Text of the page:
Legal Aid Argues For NYPD Accountability, Transparency in Appellate Court Bid for Pantaleo’s CCRB Records

The Legal Aid Society argued yesterday before a Manhattan appeals court, seeking to uphold a ruling that a civilian oversight agency must turn over summaries of substantiated civilian complaints against the NYPD officer who fatally choked Eric Garner.

Legal Aid is pressing for the Appellate Division, First Department to affirm Manhattan Supreme Court Justice Alice Schlesinger’s closely-watched July 2015 decision that Civilian Complaint Review Board (CCRB) records on Officer Daniel Pantaleo are subject to disclosure. The city chose to appeal the decision – just as it is doing in a similar case, where a Queens Supreme Court Justice agreed CCRB records on another officer had to be produced. Another Manhattan case is pending against the NYPD.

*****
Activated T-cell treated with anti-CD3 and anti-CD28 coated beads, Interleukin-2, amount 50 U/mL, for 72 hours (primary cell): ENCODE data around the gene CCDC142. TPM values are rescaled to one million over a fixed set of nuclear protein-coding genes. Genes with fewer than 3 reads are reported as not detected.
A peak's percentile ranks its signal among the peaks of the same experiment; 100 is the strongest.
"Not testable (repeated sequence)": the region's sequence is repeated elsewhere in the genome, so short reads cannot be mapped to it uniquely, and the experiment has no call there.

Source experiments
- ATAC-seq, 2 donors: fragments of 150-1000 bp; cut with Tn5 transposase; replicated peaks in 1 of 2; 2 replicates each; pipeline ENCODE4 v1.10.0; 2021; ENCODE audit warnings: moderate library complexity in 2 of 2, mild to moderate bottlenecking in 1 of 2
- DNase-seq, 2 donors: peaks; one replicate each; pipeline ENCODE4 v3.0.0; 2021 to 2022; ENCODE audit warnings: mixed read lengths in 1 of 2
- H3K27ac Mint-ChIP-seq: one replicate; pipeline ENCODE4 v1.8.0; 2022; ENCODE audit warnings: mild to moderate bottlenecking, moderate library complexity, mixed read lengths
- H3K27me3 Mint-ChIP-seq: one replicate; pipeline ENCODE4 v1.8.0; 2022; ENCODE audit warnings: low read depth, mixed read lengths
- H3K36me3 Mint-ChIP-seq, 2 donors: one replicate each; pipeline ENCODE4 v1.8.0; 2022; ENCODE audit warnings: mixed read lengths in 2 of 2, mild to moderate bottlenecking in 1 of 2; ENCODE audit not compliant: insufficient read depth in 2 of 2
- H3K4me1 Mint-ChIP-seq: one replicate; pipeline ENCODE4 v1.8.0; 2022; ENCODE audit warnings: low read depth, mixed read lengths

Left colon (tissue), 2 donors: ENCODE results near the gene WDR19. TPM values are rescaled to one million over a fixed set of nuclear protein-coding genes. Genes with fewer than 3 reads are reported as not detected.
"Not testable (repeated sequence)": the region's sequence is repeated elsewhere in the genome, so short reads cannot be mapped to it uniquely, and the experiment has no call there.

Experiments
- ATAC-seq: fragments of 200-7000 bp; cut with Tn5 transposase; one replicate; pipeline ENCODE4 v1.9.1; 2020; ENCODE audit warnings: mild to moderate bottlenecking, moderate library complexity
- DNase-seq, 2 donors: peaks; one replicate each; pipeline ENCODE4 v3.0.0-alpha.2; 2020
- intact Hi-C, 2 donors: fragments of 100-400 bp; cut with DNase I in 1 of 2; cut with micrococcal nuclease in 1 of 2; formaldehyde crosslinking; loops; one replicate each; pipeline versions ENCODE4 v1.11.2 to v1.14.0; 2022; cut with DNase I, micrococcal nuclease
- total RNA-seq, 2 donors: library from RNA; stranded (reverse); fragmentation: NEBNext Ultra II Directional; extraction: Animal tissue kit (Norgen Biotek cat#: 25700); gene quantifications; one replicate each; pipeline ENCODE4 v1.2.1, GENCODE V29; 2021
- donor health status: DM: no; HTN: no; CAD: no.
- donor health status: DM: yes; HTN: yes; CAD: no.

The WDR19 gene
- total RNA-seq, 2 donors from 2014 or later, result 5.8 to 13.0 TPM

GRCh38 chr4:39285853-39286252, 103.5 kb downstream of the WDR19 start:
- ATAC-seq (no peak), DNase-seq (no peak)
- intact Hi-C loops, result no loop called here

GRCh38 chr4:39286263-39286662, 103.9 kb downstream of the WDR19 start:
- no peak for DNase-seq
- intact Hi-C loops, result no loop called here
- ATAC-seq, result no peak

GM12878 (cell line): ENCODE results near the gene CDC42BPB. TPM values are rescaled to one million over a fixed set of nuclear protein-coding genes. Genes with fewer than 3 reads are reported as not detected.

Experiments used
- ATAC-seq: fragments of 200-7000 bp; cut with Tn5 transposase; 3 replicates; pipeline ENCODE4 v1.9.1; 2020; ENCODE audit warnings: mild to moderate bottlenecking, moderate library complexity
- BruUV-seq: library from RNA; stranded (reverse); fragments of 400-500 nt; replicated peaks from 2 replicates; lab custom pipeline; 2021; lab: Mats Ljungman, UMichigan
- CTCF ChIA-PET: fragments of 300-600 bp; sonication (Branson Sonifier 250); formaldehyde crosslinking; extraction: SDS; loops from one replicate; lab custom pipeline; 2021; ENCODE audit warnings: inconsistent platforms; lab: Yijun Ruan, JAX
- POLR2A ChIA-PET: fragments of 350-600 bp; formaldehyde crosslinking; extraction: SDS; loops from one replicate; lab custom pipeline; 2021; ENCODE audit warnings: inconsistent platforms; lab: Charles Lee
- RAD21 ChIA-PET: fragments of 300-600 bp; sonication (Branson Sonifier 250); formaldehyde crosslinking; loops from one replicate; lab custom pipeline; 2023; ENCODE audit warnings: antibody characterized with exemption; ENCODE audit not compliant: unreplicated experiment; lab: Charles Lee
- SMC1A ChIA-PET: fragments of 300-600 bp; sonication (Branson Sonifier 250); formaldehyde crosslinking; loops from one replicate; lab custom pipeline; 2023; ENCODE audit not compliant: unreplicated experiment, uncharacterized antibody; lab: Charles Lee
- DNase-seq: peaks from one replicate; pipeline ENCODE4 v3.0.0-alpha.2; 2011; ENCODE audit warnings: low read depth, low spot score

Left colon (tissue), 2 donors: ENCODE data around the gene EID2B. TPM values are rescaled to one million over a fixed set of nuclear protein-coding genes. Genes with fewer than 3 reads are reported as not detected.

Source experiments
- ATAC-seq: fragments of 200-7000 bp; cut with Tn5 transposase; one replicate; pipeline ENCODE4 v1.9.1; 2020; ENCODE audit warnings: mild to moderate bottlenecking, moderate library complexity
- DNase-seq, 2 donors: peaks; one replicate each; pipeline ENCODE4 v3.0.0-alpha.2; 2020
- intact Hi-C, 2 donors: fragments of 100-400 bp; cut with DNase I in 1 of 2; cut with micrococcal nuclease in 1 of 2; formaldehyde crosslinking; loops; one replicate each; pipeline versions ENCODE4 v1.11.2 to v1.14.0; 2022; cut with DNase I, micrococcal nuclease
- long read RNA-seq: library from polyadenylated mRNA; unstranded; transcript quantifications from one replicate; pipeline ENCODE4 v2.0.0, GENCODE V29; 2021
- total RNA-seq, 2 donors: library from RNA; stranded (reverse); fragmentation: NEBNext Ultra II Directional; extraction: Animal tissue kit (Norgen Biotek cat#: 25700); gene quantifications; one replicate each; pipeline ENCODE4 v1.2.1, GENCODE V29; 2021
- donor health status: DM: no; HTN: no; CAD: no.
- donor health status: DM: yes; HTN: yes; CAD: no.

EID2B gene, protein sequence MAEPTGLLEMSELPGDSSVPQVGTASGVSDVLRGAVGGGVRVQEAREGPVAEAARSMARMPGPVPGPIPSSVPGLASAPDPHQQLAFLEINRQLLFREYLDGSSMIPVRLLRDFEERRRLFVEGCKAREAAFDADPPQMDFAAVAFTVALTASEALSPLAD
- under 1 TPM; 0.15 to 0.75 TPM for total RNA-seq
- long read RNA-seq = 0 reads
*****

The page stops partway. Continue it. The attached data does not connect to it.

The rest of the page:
Among those in attendance at the First Department oral arguments were Garner’s mother, Gwen Carr. She was joined by the family members of others who have been killed by police.

The case focuses on a state law, Civil Rights Law 50-a, which shields certain police personnel records from disclosure. Yet the current city administration has misinterpreted Civil Rights Law 50-a to grant far more secrecy to substantiated civilian complaints and police disciplinary records than any prior Republican or Democratic mayoral administration in the past 40 years.

Various groups have filed amicus briefs supporting Legal Aid’s arguments. The Reporters Committee for Freedom of the Press and 20 media organizations – including The New York Times, The Associated Press and The National Press Club – filed an amicus brief in support of the Society.

Also submitting an amicus brief were U.S. Congressman Hakeem Jeffries, Manhattan Borough President Gale Brewer, Public Advocate Letitia James, over 34 New York City Council members from the Progressive and Black, Latino and Asian Caucuses of the New York City Council. Cleary Gottlieb Steen & Hamilton LLP submitted their brief. Communities United for Police Reform and 33 other community organizations submitted an amicus brief through the firm Rankin & Taylor.

The case is Luongo v. Records Access Officer of the Civilian Complaint Review Board and Pantaleo. Cynthia Conti-Cook, a Staff Attorney in the Criminal Defense Practice’s Special Litigation Unit, argued the case for Legal Aid.